With 10 days before the September 1 opener, the doves winging around are looking a lot tastier to me. I can even hear the sizzle of the grill with each dove that passes by within 25 yards. With a few days, and a weekend, before the real fun gets started here are some of my thoughts on getting yourself ready:
Thoughts on Scouting:
▪ Find the Birds: It is my opinion that you can sit just about anywhere and sooner or later a dove will fly-by – maybe even in range. But dove hunting is not about a dove, it’s about doves – a whole bunch of them! Don’t be too quick to pick a spot based simply on it looking kinda good and seeing a dove or two nearby. Ideally, I want to see doves flying, doves perched in nearby trees and doves on the ground eating/getting water.
▪ Food or Water: Generally there are two places thought of when hunting doves and with good reason, feeding areas and watering spots can really collect the birds. Keep in mind that doves are rather small birds that have “small” needs. Small seeds such as sunflowers get a lot attention, as should wheat fields and silage cuts when it comes to finding doves; but don’t overlook the potential of weedy pastures that include wild sunflowers and “ditch-weed”. Small ponds and decent sized puddles that include shallow areas with easy-access shorelines – mud, sand or very, short grass – will attract short-legged doves.
▪ Bare Branches: It has been my experience that the drawing power of food sources & watering holes are enhanced when they include still-standing, dead trees. Oftentimes doves prefer to land on these bare branches before dropping down to ground level, where they are more vulnerable to predators.
▪ Remember the Sun: Most dove hunts take place in the morning or in the evening as the doves move around looking for their first or last meal/drink of the day. So keep the sun in mind as you pick your spot. Best-method is to have the sun at your back or over your shoulder. This will allow you to more efficiently identify doves and focus your attention for the shot.
Thoughts on Shooting:
▪ Practice!: Spend some pre-season time burning powder and breaking blue-rock. To really get you ready head to the local skeet range or sporting clays course.
▪ Pick the (black) Spot: It is generally accepted that the average number of shots fired to harvest one dove is 5 to 7 shells – that’s a lot of shooting for a daily limit of 15 doves. To improve your shooting average, focus on a specific spot on the dove – not the whole bird. I try my best to focus on the little black dot of the eye. This also helps reduce the urge to flock-shoot when a bunch of doves come winging by.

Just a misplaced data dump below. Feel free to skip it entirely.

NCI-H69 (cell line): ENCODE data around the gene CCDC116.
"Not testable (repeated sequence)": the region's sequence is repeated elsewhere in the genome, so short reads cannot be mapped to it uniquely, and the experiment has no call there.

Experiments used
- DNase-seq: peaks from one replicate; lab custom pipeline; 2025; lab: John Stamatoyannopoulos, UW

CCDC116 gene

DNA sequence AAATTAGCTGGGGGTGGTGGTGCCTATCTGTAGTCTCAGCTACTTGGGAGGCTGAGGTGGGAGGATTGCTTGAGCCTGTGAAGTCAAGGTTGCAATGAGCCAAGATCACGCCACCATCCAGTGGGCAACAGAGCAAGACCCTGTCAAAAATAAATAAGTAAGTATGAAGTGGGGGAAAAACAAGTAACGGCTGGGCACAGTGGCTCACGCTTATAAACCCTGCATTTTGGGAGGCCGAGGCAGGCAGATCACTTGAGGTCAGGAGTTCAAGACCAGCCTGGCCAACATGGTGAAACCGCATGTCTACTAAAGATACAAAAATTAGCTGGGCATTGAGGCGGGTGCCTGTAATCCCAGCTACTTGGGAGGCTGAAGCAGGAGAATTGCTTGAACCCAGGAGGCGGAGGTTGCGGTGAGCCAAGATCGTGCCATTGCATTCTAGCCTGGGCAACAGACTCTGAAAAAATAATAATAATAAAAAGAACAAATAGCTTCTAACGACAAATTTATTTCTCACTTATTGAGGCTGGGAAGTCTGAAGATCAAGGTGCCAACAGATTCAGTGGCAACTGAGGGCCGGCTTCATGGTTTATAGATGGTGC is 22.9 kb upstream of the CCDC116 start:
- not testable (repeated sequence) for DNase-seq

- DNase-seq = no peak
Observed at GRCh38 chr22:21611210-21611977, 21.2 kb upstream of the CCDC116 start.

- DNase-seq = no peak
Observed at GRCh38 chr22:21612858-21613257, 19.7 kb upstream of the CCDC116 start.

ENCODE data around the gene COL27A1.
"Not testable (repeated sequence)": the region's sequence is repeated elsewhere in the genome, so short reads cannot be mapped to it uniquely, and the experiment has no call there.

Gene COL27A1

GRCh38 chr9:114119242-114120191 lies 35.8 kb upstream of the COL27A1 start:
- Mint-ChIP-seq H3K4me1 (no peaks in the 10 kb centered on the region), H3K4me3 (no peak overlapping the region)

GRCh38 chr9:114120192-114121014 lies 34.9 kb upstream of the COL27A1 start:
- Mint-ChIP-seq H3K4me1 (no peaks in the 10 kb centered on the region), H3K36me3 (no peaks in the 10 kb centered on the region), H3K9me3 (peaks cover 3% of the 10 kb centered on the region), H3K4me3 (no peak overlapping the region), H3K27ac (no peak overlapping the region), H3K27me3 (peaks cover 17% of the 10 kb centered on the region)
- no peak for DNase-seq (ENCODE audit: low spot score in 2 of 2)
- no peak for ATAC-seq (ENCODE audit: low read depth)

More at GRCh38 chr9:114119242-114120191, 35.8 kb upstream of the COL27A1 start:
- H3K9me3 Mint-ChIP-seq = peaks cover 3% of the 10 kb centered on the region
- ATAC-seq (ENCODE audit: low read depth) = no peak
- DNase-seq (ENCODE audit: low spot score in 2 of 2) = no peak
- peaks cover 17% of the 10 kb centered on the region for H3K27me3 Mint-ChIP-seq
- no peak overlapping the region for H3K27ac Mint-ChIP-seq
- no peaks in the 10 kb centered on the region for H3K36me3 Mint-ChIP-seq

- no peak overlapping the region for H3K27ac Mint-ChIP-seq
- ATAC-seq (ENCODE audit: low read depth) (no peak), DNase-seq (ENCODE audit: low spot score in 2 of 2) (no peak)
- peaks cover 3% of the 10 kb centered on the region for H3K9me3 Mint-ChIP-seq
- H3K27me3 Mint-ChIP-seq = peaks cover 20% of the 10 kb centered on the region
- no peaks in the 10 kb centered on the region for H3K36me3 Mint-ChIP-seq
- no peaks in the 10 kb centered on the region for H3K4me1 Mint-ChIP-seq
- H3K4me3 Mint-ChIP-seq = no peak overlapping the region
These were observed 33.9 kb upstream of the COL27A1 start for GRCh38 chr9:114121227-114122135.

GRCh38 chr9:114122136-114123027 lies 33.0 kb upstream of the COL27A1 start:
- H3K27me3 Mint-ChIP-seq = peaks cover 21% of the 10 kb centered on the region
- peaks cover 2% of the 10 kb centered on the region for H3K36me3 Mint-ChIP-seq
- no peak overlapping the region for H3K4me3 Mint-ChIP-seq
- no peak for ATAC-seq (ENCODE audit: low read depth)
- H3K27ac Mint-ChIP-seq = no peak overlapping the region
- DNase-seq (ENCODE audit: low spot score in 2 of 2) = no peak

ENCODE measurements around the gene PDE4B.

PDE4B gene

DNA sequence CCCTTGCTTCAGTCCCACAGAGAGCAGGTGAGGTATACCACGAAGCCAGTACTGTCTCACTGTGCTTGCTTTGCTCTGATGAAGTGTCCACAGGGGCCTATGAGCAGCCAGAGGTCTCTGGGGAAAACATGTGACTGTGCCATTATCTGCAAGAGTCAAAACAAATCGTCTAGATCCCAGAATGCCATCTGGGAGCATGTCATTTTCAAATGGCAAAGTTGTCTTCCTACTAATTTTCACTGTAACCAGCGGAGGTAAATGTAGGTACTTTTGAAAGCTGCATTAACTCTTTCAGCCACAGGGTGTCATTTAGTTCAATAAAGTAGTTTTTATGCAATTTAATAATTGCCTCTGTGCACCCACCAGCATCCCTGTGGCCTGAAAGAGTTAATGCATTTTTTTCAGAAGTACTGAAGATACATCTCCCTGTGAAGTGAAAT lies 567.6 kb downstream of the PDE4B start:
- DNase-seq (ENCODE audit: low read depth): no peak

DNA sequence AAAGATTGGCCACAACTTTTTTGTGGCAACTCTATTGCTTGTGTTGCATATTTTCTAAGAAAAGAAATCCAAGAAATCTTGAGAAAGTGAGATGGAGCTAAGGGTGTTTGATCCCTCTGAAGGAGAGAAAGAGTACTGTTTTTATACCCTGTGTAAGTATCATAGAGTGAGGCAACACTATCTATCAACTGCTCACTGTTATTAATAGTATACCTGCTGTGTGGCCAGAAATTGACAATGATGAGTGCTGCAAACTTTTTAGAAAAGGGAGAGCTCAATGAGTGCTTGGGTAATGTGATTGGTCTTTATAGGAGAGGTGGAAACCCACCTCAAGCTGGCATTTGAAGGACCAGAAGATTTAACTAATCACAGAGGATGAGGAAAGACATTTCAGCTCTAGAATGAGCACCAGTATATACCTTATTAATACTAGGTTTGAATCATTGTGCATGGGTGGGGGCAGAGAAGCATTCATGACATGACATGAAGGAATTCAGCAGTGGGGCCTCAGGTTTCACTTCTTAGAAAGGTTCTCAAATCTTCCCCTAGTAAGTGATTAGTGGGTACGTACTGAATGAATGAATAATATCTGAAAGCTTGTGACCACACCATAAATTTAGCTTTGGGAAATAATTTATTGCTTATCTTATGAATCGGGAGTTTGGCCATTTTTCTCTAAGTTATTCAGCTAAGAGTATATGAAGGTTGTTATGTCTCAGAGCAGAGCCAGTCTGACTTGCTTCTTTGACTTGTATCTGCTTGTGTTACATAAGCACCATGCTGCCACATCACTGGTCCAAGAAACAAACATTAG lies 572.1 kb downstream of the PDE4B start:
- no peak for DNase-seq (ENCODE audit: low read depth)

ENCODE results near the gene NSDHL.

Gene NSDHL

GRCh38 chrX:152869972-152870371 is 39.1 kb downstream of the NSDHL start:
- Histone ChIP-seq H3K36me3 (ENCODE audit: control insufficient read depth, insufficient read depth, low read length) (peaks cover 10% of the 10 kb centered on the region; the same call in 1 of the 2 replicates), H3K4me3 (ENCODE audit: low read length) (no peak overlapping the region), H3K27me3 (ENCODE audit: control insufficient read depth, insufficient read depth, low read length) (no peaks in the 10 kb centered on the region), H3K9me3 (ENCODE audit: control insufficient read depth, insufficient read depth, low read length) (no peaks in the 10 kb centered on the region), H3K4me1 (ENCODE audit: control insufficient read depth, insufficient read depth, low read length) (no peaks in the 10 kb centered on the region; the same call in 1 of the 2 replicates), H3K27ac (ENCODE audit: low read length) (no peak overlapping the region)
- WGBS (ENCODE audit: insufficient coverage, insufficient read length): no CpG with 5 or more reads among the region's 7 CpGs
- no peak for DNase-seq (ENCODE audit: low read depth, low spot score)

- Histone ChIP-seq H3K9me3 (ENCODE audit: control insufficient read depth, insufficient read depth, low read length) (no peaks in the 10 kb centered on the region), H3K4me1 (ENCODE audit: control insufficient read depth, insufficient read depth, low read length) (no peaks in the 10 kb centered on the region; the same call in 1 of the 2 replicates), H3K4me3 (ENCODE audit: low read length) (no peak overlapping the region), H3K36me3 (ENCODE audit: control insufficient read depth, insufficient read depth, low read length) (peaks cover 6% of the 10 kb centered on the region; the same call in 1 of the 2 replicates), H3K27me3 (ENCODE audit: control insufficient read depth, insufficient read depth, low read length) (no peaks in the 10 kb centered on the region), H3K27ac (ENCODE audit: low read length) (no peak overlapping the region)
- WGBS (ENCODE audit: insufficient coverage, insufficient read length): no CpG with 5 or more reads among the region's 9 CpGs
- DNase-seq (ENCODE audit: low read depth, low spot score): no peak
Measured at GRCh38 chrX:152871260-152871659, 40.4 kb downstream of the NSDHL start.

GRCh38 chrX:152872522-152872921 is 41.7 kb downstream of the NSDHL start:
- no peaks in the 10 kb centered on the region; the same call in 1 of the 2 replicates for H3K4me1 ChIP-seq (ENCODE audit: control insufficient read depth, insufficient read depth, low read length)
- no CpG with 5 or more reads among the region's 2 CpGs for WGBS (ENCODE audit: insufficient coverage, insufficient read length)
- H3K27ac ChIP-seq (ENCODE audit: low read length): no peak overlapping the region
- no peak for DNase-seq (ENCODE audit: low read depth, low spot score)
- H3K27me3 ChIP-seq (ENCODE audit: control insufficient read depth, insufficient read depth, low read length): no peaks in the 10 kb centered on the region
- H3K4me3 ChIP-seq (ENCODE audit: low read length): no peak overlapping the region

▪ Slow vs. Fast: Most of us shoot a whole bunch better at a dove that is slowing down as opposed to just flying-by. This is why watering sites are so popular with hunters and, when hunting over a food source, I like to find a spot the doves want to land. That said if you can zero in on a location that doves continually fly-by the shooting can be tremendous – just be sure to bring lots of shells..
▪ Small Pellets & Open Chokes: The best shotgun to use for doves is the one you already have. More important is the shell you put into the gun and the choke at the end of the barrel. Doves are not especially hardy when compared to other game birds and the popular shot-sizes #8’s and#7½‘s are hard to beat. However, in my opinion, don’t sacrifice pellet count for speed and keep the choke open – I prefer Skeet or straight Cylinder, but no tighter than Improved Cylinder.
▪ Mark’em Down!: The subtle camo of a mourning dove is not truly realized until you knock one down and get to go find it. Be sure to follow the falling dove all the way to ground, mentally mark the spot and then walk straight to it. Even lightly hit doves will usually be very close to where they hit the ground. Better yet use a dog that loves to retrieve doves.
I know my dove hunting wife is ready for the season to open. She’s tired of hearing me say “Boom – I got that one!” when a dove zooms past – says she’s seen me shoot and hates it when I lie.